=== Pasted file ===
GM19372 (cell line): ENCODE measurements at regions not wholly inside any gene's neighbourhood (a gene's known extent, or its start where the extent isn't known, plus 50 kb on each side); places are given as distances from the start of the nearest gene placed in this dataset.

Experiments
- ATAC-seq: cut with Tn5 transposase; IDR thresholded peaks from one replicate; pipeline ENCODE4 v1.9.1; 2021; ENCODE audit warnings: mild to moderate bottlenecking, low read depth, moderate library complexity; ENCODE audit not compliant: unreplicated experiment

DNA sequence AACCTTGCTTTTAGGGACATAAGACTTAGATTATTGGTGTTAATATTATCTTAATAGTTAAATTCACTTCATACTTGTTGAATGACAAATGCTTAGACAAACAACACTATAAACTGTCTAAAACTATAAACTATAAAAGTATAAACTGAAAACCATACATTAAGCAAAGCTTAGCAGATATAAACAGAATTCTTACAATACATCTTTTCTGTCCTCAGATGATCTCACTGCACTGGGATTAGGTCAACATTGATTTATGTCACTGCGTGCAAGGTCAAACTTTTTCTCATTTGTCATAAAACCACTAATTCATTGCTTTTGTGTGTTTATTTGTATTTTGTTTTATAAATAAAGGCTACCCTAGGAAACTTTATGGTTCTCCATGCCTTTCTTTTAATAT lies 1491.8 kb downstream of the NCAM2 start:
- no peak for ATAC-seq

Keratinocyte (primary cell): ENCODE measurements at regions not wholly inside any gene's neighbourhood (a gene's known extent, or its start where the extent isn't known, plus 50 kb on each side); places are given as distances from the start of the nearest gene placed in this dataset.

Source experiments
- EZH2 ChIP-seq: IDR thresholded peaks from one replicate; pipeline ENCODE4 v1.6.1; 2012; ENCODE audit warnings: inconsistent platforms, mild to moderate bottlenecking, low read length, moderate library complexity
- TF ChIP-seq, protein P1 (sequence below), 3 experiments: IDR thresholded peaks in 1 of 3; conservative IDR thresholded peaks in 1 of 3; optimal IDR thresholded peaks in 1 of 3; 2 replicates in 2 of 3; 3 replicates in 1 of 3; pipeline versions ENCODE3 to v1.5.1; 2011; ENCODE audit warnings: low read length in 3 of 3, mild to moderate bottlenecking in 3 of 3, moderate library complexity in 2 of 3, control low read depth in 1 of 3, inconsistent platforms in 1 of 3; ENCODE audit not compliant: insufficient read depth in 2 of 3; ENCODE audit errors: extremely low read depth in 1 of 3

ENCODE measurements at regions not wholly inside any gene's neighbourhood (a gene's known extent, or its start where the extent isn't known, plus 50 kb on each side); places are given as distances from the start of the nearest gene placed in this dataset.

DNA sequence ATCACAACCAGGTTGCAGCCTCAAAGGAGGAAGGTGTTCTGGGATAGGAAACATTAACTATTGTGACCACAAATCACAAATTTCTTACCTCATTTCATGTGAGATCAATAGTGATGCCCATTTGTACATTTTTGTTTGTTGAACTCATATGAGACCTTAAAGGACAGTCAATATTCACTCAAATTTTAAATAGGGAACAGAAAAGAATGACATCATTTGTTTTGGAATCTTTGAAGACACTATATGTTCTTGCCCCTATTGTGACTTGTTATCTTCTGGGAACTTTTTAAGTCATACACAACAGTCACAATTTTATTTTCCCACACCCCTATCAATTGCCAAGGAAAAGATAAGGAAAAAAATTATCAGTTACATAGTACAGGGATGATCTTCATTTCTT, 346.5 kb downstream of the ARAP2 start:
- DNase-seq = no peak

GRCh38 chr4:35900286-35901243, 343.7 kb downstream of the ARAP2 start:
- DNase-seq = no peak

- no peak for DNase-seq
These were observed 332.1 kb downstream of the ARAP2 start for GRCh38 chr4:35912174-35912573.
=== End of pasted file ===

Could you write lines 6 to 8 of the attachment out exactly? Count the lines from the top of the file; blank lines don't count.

Keratinocyte (primary cell): ENCODE measurements at regions not wholly inside any gene's neighbourhood (a gene's known extent, or its start where the extent isn't known, plus 50 kb on each side); places are given as distances from the start of the nearest gene placed in this dataset.

Source experiments
- EZH2 ChIP-seq: IDR thresholded peaks from one replicate; pipeline ENCODE4 v1.6.1; 2012; ENCODE audit warnings: inconsistent platforms, mild to moderate bottlenecking, low read length, moderate library complexity